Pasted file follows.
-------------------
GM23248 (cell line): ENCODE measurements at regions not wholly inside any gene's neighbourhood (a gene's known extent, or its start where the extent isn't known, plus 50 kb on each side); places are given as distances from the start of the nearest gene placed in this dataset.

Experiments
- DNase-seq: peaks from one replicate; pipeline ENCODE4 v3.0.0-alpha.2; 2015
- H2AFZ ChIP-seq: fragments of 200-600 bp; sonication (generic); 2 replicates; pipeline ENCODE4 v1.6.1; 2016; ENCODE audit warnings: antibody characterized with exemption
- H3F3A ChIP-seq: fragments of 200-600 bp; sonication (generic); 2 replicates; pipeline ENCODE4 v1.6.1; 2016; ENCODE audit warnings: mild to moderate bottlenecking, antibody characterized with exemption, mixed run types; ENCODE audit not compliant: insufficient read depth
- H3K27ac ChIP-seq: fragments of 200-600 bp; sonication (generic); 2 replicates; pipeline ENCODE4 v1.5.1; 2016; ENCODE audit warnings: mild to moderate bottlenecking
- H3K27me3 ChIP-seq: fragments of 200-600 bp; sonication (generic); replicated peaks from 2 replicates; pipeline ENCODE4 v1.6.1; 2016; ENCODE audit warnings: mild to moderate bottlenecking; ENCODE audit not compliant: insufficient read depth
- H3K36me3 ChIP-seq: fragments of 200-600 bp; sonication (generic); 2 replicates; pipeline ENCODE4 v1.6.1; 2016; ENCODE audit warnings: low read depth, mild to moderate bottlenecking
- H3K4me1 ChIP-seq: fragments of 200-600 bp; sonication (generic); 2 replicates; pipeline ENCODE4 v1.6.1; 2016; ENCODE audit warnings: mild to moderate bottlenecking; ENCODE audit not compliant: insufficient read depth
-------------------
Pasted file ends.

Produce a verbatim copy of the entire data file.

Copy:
GM23248 (cell line): ENCODE measurements at regions not wholly inside any gene's neighbourhood (a gene's known extent, or its start where the extent isn't known, plus 50 kb on each side); places are given as distances from the start of the nearest gene placed in this dataset.

Experiments
- DNase-seq: peaks from one replicate; pipeline ENCODE4 v3.0.0-alpha.2; 2015
- H2AFZ ChIP-seq: fragments of 200-600 bp; sonication (generic); 2 replicates; pipeline ENCODE4 v1.6.1; 2016; ENCODE audit warnings: antibody characterized with exemption
- H3F3A ChIP-seq: fragments of 200-600 bp; sonication (generic); 2 replicates; pipeline ENCODE4 v1.6.1; 2016; ENCODE audit warnings: mild to moderate bottlenecking, antibody characterized with exemption, mixed run types; ENCODE audit not compliant: insufficient read depth
- H3K27ac ChIP-seq: fragments of 200-600 bp; sonication (generic); 2 replicates; pipeline ENCODE4 v1.5.1; 2016; ENCODE audit warnings: mild to moderate bottlenecking
- H3K27me3 ChIP-seq: fragments of 200-600 bp; sonication (generic); replicated peaks from 2 replicates; pipeline ENCODE4 v1.6.1; 2016; ENCODE audit warnings: mild to moderate bottlenecking; ENCODE audit not compliant: insufficient read depth
- H3K36me3 ChIP-seq: fragments of 200-600 bp; sonication (generic); 2 replicates; pipeline ENCODE4 v1.6.1; 2016; ENCODE audit warnings: low read depth, mild to moderate bottlenecking
- H3K4me1 ChIP-seq: fragments of 200-600 bp; sonication (generic); 2 replicates; pipeline ENCODE4 v1.6.1; 2016; ENCODE audit warnings: mild to moderate bottlenecking; ENCODE audit not compliant: insufficient read depth